In the case of Small Vines, Sloan chooses to reduce cluster count per vine and focus on high density planting. High density planting reduces the soil nutrients and water supply available to any particular vine, slowing growth, reducing cluster count and leading to a sense of density in the fruit profile.

The Role of Sunlight on Fruit Development

Barlow Homestead Pinot clusters

Pinot in Barlow Homestead, early June 2015 (getting ready to do another pass of shoot positioning but note the architecture of the vine places shoots and clusters about a hands width apart)

Sloan clarifies that air flow is not the only factor relevant to shoot positioning. “Even more important than air flow is sunlight. You want sunlight on every leaf, on every shoot” but not on every cluster. Sunlight on the leaves encourages photosynthesis, and therefore also vine growth and fruit development. Direct sunlight to clusters, however, changes the flavor profile of the fruit as well as the fruit structure. To put that another way, directing sunlight to leaves and away from clusters tends to keep flavors in the fruit fresher and brighter. (To read more on the role of sunlight in flavor development, see the following profile on Andy Smith of DuMOL: http://wakawakawinereviews.com/2015/04/13/deepening-dumol-a-day-in-the-vines-with-andy-smith/)

Early sunlight on clusters often encourages thicker skin development (and therefore also more tannin profile), later sunlight on clusters changes the flavor profile of the fruit. Generally you can think of this sort of sun exposure as making flavors darker, moving flavors from fresh fruits to cooked fruit and kitchen flavors (such as caramel in the case of Chardonnay, for example). With reduced sunlight exposure on clusters, canopy management to promote air flow and reduce disease pressure becomes even more important. In this way, shoot positioning plays a role in both farming methods and wine style.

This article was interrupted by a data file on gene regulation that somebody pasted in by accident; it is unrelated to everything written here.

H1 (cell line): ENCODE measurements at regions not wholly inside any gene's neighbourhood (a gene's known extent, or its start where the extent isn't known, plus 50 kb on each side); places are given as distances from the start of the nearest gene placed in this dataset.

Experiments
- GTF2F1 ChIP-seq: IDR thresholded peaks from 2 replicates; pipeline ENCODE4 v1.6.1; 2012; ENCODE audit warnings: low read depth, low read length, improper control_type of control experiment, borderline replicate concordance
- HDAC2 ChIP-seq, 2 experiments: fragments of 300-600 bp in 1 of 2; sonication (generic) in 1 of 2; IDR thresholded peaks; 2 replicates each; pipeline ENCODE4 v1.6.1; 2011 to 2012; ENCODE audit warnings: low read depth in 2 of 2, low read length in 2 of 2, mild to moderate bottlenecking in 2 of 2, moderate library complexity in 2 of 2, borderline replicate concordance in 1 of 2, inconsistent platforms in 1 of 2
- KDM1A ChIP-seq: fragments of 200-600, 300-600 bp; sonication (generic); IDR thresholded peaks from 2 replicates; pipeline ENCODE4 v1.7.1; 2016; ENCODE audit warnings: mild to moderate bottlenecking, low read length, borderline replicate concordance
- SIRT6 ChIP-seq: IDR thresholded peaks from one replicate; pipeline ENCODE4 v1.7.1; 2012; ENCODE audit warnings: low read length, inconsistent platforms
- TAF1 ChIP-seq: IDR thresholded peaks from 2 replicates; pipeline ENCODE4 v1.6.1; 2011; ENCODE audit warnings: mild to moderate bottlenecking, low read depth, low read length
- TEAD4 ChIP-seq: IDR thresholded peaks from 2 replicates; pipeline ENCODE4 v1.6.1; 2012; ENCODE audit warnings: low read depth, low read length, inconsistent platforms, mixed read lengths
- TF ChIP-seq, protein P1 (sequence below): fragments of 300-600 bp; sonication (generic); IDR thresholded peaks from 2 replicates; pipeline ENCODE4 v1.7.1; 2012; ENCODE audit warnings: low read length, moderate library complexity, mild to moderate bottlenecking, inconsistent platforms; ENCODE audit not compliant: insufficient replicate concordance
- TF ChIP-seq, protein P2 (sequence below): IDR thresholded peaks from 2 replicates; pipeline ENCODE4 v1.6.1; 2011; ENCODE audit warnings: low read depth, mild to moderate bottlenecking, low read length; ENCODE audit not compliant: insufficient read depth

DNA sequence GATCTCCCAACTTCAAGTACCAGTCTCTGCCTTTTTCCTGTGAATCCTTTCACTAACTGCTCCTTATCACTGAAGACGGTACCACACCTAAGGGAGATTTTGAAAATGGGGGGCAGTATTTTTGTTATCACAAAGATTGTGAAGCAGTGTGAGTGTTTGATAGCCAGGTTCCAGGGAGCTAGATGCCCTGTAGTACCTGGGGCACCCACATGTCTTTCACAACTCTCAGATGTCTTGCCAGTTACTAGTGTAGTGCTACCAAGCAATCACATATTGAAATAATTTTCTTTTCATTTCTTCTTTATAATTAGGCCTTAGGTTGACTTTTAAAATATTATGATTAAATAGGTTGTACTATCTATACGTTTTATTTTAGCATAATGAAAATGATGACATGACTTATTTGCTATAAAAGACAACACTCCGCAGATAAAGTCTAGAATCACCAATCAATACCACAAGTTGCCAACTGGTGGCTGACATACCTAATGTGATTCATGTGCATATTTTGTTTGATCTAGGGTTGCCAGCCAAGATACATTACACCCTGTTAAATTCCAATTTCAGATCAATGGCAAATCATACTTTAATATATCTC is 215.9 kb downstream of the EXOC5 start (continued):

Vine Health and Wine Quality

Vine health also ultimately impacts wine quality. As Sloan explains, “The reason I am so emphatic about making wine from the vines I grow is because if I can keep walking vineyards, and I can move my crew where they’re needed, then I can affect wine quality directly.”

Sourcing fruit from multiple vineyards can be an excellent way for winemakers to get to know and express the signature of a region. Once a region is known, understanding the attention of a particular farmer is the next step to managing wine quality by finding an alignment between farming style and winemaking goals. In the case of Small Vines, Sloan develops and manages vineyard sites for others and makes his Small Vines wines from his own sites.

Copyright 2015 all rights reserved. When sharing or forwarding, please attribute to WakawakaWineReviews.com.

West Sonoma Coast: A Guide

Near Sebastopol

If you were following along on Instagram, you already know I spent a ton of time visiting vineyards and winemakers throughout the mountains of the West Sonoma Coast. I’ve turned that several months I spent studying and tasting the region into a six-article series over on JancisRobinson.com.

Here’s the link to a guide for all six articles. http://www.jancisrobinson.com/articles/west-sonoma-coast-a-guide 

The articles are pay-to-read but subscriptions at JancisRobinson.com are pretty straightforward and affordable. The site offers excellent articles every day about wine all over the world, as well as news events as they happen.

Subscription is £6.99 a month or £69 per year ($11/mo or $109 a year for you Americans) and includes searchable access to the Oxford Companion to Wine ($65) and the World Atlas of Wine ($50) as part of the subscription costs, as well as interactive discussions on the Purple Pages. Click here to sign up.


Talking with Michael McNeill

On Tuesday, I shared the first half of a conversation with Michael McNeill, Winemaker of Hanzell, one of California’s heritage houses.

Though we had tasted together before, we agreed to meet in order to dig more deeply into McNeill‘s views on winemaking, and how he understands his role at Hanzell.